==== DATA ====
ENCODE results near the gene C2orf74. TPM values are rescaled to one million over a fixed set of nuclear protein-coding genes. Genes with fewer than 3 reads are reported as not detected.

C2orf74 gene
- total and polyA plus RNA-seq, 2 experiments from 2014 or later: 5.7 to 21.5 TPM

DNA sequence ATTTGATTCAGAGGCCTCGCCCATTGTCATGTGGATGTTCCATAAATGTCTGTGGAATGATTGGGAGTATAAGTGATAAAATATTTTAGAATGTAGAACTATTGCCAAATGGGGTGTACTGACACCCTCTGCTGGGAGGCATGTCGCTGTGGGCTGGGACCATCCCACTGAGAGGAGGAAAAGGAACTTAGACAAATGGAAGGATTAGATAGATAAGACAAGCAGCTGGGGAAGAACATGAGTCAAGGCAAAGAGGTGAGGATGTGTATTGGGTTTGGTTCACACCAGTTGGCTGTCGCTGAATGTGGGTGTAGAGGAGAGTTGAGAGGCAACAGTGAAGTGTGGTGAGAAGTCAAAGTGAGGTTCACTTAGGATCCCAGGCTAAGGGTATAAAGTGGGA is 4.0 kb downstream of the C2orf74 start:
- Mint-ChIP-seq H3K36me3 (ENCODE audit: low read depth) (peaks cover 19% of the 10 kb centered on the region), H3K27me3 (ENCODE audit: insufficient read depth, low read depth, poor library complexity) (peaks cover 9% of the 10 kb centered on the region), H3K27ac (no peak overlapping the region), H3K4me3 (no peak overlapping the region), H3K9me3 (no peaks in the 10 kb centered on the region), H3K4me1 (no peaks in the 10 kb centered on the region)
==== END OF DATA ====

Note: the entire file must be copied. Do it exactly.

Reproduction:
ENCODE results near the gene C2orf74. TPM values are rescaled to one million over a fixed set of nuclear protein-coding genes. Genes with fewer than 3 reads are reported as not detected.

C2orf74 gene
- total and polyA plus RNA-seq, 2 experiments from 2014 or later: 5.7 to 21.5 TPM

DNA sequence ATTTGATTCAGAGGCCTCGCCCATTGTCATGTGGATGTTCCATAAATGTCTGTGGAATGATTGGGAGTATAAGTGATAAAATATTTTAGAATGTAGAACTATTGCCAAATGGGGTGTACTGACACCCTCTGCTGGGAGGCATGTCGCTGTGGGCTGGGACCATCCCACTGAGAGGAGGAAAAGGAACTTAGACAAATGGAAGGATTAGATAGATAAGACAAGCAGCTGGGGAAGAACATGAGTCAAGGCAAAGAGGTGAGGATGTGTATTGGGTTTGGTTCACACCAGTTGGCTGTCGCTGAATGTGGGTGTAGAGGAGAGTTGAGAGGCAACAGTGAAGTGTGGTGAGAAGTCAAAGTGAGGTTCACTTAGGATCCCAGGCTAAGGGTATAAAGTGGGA is 4.0 kb downstream of the C2orf74 start:
- Mint-ChIP-seq H3K36me3 (ENCODE audit: low read depth) (peaks cover 19% of the 10 kb centered on the region), H3K27me3 (ENCODE audit: insufficient read depth, low read depth, poor library complexity) (peaks cover 9% of the 10 kb centered on the region), H3K27ac (no peak overlapping the region), H3K4me3 (no peak overlapping the region), H3K9me3 (no peaks in the 10 kb centered on the region), H3K4me1 (no peaks in the 10 kb centered on the region)